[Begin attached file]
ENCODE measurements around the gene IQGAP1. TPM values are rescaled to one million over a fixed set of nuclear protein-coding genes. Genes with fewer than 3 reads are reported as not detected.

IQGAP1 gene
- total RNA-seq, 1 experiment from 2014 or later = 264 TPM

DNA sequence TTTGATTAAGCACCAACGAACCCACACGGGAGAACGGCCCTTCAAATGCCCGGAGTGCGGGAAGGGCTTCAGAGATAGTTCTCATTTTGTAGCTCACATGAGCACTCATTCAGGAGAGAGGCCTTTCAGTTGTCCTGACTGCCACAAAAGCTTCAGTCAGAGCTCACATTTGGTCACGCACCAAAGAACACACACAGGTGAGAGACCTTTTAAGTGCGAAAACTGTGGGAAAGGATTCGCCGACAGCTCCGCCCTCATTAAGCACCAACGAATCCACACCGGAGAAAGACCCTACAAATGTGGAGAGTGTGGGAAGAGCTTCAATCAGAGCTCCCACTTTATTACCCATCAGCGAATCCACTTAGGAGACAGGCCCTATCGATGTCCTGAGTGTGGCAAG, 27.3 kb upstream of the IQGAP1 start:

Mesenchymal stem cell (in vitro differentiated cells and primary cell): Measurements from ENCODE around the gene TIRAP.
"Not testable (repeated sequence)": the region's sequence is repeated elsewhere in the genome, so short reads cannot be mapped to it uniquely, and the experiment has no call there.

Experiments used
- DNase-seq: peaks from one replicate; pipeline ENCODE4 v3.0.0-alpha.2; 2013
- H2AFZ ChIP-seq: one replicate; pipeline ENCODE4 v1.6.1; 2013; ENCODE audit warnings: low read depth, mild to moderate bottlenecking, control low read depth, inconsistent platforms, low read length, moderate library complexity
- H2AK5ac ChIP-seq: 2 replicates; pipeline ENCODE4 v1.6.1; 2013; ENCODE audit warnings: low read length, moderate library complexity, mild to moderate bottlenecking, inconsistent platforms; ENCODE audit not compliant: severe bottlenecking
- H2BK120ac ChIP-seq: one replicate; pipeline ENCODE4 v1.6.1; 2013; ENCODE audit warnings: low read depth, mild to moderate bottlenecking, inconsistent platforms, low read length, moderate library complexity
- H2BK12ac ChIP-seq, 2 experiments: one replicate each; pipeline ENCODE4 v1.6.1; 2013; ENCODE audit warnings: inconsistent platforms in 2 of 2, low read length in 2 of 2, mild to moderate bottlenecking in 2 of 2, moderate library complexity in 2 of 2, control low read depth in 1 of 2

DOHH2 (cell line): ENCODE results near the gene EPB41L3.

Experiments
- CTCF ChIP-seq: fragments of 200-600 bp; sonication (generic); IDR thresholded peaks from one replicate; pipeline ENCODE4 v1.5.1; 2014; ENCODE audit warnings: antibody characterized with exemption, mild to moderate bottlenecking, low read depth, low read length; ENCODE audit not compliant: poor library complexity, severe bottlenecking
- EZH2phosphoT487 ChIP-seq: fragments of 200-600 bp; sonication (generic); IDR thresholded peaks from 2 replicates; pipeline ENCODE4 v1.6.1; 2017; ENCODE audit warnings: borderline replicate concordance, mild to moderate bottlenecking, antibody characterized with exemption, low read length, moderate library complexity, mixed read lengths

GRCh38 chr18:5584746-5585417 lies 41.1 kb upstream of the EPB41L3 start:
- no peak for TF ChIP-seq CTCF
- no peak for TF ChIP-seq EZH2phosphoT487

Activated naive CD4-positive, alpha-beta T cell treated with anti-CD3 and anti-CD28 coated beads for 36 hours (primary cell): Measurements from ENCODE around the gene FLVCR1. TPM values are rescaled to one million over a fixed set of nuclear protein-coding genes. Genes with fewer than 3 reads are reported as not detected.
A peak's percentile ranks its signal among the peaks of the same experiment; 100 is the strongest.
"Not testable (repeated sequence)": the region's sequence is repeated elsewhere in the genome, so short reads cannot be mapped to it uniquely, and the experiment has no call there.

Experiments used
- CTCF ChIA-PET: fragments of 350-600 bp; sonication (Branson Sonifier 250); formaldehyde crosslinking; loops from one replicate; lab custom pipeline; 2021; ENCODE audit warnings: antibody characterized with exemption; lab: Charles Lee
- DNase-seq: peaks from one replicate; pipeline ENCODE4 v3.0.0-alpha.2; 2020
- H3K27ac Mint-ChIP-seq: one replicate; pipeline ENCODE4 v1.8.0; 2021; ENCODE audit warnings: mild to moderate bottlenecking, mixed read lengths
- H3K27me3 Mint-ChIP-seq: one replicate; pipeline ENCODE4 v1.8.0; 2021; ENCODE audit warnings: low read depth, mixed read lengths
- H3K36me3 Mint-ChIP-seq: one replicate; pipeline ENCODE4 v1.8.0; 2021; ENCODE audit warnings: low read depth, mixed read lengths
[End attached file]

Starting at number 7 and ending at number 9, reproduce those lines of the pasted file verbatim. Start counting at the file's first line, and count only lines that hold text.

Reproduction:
Experiments used
- DNase-seq: peaks from one replicate; pipeline ENCODE4 v3.0.0-alpha.2; 2013
- H2AFZ ChIP-seq: one replicate; pipeline ENCODE4 v1.6.1; 2013; ENCODE audit warnings: low read depth, mild to moderate bottlenecking, control low read depth, inconsistent platforms, low read length, moderate library complexity